• (Most Important) What: I need to confirm my 3 bed co-partners and show up ready to break a world record!

What are your top 3? Tell me! click to tweet   

Step 7: Celebrate Completion

Once you have completed a bucket list item the joy is not complete! The happiness and pride that comes from completing a massive bucket list item keeps giving and giving–if you honor it. Don’t let finished bucket list items dance off into the sunset or slip into the corners of your memory. Here are some ideas about how to honor your completed items:

  • Create a completed bucket list journal or list. This is great for memories and helps you catalogue the good feelings that came from each experience.
  • Start a blog, Instagram or Pinterest with pictures and videos of your completed bucket list items–great to inspire your kids one day!
  • Build a board, wall or photo album in your home that you can see and share with people about your bucket list items.
  • Collect items or keepsakes from each experience and display them on a shelf in your house or office–talk about great conversation starters. (See all of our Killer Conversation Starters)

Every time you see this document, blog, wall or shelf it will remind you of all the happy memories. Here are some of my favorite completed bucket list items I celebrate:

  • Go on a seaplane
  • Learn to play poker
  • Ride a camel
  • Learn aerial ballet
  • Publish a book
  • Go on a zipline
  • Have a snow fight

Step 8: Thematic Lists

One last question I get a lot about bucket lists:

Do I combine work and play bucket lists?

This brings me to the idea of a themed bucket list. You are welcome to combine your lists but I find that combining work and personal goals can be a little confusing. Work bucket lists are more like goals. I recommend having thematic bucket lists that you work off of. For example a work bucket list might have:

  • Hit __ sales goal
  • Publish a book
  • Start a website
  • Read ___ book
  • Attend ___ conference
  • Complete an MBA

You also might have a family bucket list. This is another kind of themed bucket list you could do with your kids. Like:

  • Go to Disneyland
  • Make a pie together from scratch
  • Teach my daughter how to fish
  • Go on a road trip to Yellowstone
  • Go to the batting cages

You could even have a romance bucket list to do with your partner or spouse. Like:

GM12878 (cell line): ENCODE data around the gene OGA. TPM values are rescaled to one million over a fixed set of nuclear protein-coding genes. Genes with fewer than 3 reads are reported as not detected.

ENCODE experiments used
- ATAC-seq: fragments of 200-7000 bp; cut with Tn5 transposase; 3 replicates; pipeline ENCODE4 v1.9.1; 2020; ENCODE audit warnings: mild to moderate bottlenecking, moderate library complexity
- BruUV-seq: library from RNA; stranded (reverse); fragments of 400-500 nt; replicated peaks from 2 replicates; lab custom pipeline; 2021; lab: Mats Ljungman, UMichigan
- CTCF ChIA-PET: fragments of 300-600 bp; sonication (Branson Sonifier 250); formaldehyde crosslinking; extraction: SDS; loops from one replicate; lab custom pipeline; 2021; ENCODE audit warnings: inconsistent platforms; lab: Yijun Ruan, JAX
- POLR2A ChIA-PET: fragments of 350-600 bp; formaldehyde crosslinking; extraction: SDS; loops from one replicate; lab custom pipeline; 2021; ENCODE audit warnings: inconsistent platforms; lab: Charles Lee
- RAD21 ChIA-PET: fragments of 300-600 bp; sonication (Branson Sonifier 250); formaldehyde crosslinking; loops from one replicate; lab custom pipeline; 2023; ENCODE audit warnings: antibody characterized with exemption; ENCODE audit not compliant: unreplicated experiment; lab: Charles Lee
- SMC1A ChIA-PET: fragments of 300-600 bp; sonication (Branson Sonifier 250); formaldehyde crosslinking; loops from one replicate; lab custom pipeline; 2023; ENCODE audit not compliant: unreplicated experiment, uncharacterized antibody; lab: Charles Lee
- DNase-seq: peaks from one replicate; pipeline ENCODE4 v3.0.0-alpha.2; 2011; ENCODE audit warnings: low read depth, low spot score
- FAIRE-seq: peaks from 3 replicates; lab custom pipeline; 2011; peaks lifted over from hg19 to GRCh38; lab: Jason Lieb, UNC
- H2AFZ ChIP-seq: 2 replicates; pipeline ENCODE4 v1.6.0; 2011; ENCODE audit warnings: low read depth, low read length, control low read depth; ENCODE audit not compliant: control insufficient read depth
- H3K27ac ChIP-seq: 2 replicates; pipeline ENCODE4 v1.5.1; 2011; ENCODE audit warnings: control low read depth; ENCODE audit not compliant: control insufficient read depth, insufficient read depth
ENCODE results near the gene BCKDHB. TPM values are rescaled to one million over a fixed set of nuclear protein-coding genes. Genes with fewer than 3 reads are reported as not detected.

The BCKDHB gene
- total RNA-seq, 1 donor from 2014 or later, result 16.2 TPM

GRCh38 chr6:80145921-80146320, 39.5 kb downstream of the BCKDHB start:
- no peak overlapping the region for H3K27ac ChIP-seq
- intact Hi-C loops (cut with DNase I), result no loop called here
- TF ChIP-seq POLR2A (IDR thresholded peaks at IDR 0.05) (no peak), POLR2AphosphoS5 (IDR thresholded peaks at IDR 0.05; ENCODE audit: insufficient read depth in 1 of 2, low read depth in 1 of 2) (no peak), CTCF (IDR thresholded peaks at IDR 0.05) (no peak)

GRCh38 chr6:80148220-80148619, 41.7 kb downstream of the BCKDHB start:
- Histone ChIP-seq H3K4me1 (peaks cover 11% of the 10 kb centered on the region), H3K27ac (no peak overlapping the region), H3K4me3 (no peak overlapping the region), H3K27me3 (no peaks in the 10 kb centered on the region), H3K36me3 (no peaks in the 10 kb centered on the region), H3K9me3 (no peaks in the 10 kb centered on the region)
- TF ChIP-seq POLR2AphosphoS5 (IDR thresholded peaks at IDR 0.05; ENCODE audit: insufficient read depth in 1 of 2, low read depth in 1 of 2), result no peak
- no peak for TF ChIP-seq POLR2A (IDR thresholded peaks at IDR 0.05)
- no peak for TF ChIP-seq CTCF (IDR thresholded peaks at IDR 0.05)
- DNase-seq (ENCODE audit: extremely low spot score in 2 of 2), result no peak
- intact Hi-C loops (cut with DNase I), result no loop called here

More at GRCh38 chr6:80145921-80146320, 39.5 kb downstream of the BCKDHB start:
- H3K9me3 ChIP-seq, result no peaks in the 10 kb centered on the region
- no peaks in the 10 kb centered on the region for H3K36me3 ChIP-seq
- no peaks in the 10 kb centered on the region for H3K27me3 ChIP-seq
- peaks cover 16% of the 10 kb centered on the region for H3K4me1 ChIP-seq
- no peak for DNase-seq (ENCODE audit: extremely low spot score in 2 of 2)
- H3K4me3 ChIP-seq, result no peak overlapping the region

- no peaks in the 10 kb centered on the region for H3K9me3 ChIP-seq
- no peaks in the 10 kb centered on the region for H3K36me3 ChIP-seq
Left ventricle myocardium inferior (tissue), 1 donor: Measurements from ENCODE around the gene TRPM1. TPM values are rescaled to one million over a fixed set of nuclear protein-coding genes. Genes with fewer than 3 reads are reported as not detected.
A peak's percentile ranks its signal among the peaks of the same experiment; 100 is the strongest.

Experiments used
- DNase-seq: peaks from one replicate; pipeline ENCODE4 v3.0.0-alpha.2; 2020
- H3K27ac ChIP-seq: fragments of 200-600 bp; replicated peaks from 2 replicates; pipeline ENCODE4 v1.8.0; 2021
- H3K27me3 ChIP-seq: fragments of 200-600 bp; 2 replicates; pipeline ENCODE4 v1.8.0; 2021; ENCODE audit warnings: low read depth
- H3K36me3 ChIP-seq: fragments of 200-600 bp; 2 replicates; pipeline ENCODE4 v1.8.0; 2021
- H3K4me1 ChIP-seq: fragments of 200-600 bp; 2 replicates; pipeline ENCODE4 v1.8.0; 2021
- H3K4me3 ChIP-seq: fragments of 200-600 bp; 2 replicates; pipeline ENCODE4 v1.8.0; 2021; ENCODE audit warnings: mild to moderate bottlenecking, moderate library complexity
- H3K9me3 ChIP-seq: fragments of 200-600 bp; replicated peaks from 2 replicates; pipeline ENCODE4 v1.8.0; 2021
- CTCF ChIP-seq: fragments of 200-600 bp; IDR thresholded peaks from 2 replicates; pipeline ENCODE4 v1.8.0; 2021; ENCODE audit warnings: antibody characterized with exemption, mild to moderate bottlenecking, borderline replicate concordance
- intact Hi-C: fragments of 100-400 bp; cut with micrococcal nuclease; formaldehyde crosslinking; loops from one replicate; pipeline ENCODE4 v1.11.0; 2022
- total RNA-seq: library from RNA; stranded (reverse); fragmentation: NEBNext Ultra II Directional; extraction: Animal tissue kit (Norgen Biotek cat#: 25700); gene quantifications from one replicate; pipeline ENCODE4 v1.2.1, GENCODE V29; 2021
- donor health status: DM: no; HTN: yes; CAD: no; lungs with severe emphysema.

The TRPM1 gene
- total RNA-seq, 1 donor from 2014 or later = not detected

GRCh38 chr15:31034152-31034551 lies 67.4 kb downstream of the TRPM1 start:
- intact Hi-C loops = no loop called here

• Cook a meal together
  • Have a picnic in our local park
  • Hike to a waterfall
  • Kiss in the rain
  • Take a dance class

These theme lists are fun to put together and do together! Same Who, What, When, Where and How lists apply to help you execute on them.

Step 9: Never-Ending

This might sound odd, but the goal of your bucket list is not to finish it. It’s to keep it growing. The best lists are constantly changing–you are adding items and checking off items you have completed. Keep the never-ending bucket list mentality to live a regret-free life. See the world through the lens bucket list–what do I want to do in my lifetime? What can I savor and celebrate once I have completed an item?

Bonus: The Power of Happiness

Do you know what makes you happy? Science has a lot to tell us about how our happiness works. I want to teach you the science and psychology of happiness:

  • Wake-up excited
  • How to prevent funks and mood swings
  • Leverage your unique talents and skills that drive you
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About Vanessa Van Edwards

Vanessa Van Edwards is a published author and behavioral investigator. She is a Huffington Post columnist and her courses and research has been featured on CNN, Forbes, Business Week and the Wall Street Journal. As a published Penguin author, Vanessa regularly speaks and appears in the media to talk about her research. She is a sought after consultant and speaker.


13 Comments


    1. Danielle McRae

      Thanks for reading, Ritu! I bet Israel was amazing. That’s on my list!

      Danielle | Science of People Team

  1. Nienke Krook

    I always love adding things to my own bucket list (I have one about travel on my own website), but reading them from other people inspires me as well! Thanks for sharing this one!

  2. Sarah

    I wish. I’d have to save for years to do one thing! I used to be so optimistic but having to save for months and months (more like a year) just to finally afford a car and that will take us into 2017 we will never get anywhere… Oh to rent a jet ski and lie on a beach.. maybe when I’m 50 lol loving all your pics though you’ve lived your life amazingly 🙂

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  4. Shelly

    Hi Vanessa!
    Can’t believe I missed this post last year! These are great tips. I do most of them and find them very effective, especially prioritizing my top list items. We have many in common too. I’m planning on posting a resource page in the future, and this will definitely be included. Thanks for sharing. 🙂
    Shelly

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  8. Bren Murphy

    H Vanessa,
    I was inspired to write a bucket list after a friend’s diagnosis with tumors. Having a bucket list has been genuinely hard for me to write and I have confronted some things in my life that I struggled with. Now, I have some more clarity and focus so I can actually go do this and bring the changes to my life. Here goes…
    Thanks
    Bren